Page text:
The book is Sr Helen’s account of men sentenced to death in the United States. It explores the issue from every angle, including the brutality of the convicted man’s crime, the suffering of the victims, the agony of the victims’ family and the brutality of the judicial system in the 38 American states which still use the death penalty.

Importantly, the book follows the spiritual journey of Sonnier and Sr Helen herself. Dead Man Walking became a bestseller, and in 1993 it was nominated for a Pulitzer Prize. It was number one on the New York Times Best Seller List for 31 weeks and has been translated into ten different languages. In 1996. Dead Man Walking was made into an Academy Award-winning film, starring Susan Sarandon and Sean Penn

Sr Helen was in Australia in August to attend the Australian premiere of the opera, Dead Man Walking, based on the novel. The State Opera of South Australia performed the opera—its first performance outside the United States where it had been a great success.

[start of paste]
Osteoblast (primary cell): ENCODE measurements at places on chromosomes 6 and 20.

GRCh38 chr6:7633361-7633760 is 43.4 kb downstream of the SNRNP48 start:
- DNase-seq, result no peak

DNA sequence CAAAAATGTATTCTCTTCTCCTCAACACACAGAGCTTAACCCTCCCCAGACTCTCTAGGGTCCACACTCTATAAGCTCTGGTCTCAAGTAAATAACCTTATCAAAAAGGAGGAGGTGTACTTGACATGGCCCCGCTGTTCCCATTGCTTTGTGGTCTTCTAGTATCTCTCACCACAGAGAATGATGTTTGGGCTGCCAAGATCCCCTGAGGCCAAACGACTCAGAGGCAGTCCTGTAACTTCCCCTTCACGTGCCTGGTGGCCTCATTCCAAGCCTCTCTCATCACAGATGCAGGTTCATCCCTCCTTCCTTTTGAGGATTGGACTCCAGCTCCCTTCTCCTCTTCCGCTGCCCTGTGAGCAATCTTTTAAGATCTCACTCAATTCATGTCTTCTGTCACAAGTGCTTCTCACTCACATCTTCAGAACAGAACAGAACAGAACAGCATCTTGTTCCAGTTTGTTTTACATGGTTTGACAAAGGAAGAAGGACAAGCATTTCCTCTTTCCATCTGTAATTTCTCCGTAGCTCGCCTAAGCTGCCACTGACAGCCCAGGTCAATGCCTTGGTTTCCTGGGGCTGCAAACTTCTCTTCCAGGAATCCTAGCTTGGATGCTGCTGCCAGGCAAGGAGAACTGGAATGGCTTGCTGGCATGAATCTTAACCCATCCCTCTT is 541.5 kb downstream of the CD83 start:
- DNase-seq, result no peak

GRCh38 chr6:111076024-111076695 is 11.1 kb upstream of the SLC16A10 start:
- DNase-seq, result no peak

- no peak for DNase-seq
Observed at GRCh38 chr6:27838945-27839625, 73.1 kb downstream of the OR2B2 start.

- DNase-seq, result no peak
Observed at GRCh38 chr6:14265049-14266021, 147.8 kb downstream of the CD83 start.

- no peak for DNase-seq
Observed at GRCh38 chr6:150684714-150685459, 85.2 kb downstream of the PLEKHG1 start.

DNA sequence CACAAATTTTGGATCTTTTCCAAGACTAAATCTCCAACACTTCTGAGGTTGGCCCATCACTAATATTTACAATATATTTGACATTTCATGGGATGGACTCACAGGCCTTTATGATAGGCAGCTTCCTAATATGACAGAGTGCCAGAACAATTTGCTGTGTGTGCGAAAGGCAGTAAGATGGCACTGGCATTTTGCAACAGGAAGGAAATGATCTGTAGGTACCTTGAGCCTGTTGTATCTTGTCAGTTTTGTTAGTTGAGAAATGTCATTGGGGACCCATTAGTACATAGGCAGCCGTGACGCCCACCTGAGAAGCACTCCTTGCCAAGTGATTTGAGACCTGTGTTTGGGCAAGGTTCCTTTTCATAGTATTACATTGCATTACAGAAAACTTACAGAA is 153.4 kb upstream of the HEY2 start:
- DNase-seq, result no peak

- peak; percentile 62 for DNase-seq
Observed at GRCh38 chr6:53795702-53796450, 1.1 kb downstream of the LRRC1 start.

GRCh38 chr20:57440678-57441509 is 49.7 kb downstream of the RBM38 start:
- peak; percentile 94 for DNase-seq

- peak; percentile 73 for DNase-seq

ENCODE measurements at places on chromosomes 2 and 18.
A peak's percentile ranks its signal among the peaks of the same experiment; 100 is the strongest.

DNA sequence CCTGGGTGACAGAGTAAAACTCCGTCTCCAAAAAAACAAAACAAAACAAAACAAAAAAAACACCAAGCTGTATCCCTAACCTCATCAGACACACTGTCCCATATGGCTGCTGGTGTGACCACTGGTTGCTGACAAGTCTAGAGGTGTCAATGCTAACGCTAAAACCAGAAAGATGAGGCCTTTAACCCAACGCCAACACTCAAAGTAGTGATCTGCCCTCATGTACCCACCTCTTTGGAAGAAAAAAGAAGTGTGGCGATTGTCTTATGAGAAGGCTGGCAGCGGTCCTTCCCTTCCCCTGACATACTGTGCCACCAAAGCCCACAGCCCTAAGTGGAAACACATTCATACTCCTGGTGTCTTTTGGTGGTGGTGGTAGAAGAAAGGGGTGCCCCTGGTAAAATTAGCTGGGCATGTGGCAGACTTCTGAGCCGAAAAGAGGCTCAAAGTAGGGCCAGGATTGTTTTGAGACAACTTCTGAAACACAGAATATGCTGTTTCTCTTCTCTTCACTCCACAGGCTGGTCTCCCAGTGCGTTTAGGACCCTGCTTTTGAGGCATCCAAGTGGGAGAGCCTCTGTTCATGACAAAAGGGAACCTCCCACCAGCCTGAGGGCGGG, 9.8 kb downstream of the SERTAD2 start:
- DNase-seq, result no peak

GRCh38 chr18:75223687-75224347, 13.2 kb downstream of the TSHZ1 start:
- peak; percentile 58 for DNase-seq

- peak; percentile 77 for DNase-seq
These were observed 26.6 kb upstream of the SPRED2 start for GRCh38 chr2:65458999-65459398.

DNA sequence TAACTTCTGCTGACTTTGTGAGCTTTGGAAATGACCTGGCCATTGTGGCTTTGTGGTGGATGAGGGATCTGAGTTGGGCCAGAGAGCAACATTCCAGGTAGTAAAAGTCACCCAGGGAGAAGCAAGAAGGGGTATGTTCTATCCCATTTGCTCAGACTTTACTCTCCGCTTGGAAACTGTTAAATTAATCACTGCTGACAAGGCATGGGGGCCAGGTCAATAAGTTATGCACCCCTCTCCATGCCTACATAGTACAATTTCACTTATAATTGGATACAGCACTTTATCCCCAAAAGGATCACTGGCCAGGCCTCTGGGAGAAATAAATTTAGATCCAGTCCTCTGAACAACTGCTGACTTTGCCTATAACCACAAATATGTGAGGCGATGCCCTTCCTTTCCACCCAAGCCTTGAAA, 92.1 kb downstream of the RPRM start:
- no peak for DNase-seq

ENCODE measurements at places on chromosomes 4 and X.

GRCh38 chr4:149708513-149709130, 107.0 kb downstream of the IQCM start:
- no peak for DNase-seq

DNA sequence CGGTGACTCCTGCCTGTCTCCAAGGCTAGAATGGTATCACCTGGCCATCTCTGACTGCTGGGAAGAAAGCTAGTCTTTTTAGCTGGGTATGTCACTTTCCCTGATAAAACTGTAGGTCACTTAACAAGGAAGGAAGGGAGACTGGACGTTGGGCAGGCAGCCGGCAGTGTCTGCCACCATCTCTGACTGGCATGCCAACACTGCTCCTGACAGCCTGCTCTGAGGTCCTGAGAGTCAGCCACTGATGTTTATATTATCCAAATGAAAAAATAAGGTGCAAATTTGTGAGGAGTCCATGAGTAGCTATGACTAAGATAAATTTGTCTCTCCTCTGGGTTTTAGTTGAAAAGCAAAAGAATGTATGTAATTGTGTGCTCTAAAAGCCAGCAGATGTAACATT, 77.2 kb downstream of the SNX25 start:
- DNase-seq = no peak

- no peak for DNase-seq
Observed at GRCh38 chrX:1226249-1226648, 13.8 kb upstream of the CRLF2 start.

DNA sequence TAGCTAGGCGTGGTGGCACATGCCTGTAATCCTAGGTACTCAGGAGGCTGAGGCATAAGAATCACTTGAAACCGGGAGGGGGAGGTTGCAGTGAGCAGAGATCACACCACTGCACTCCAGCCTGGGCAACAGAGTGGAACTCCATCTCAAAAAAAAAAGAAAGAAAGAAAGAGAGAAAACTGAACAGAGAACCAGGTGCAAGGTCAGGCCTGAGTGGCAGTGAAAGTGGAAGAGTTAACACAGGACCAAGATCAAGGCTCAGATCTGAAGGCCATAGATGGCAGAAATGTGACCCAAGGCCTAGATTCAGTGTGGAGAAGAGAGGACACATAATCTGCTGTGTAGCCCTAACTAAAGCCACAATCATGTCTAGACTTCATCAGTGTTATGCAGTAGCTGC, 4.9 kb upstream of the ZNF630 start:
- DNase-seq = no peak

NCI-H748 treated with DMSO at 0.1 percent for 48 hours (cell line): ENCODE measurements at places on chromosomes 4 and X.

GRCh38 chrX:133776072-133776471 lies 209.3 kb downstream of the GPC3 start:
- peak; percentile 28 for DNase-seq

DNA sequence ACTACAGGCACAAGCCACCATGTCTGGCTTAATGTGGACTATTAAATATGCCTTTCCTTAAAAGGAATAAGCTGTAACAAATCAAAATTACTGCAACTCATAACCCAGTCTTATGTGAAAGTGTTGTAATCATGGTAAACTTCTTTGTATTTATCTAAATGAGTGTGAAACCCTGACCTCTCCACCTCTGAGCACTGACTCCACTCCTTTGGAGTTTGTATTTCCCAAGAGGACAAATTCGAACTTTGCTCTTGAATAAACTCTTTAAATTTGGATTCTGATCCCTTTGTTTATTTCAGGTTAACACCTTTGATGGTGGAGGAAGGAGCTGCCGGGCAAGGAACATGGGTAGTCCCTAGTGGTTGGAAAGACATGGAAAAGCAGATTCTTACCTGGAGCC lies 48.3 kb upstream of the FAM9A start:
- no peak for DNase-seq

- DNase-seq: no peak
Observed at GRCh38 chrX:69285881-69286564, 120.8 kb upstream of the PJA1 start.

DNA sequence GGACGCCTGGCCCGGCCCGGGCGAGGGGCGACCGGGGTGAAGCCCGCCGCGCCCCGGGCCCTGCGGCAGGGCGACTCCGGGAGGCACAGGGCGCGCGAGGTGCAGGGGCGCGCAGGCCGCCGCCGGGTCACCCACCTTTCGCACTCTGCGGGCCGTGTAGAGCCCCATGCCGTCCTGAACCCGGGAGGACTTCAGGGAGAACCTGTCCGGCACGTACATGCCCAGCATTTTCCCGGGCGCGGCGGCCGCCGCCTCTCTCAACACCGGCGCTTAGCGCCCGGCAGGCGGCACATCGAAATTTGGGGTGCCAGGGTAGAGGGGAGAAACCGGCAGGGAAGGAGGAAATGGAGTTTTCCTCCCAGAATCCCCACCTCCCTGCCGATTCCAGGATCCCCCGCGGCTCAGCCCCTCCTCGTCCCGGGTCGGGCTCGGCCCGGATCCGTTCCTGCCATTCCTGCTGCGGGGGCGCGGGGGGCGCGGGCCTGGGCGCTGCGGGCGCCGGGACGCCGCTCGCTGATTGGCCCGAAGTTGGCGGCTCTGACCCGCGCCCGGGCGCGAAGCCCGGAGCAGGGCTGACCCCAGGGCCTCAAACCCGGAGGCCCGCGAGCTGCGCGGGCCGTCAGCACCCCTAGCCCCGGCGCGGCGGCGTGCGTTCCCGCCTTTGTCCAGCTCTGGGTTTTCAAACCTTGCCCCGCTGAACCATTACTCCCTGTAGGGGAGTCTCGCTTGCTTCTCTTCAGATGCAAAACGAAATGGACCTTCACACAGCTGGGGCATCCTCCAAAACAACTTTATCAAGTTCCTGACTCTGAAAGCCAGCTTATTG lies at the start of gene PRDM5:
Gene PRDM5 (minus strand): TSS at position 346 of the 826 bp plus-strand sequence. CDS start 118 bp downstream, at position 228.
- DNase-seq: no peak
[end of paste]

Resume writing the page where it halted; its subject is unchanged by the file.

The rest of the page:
Since the overwhelming success of the book and the film Sr Helen has become a human rights campaigner, speaking out not just against the death penalty, but on a range of issues including the detention of asylum seekers in Australia and reconciliation with Aborigines. The common element in all social injustice, she says, is the loss of a person’s human dignity.

Sr Helen was in Australia when one of the men accused of the Bali bombings received the death penalty. She watched on television as people in Australia raised champagne glasses to celebrate the sentencing. She also read Australian newspapers where polls showed some support for the death penalty.

‘Australians must reject the mutterings by politicians about the death penalty’, she warns. ‘People around the world must strive to uphold the dignity of life of the guilty as well as the rights of the innocent and there is no dignity in executing a person.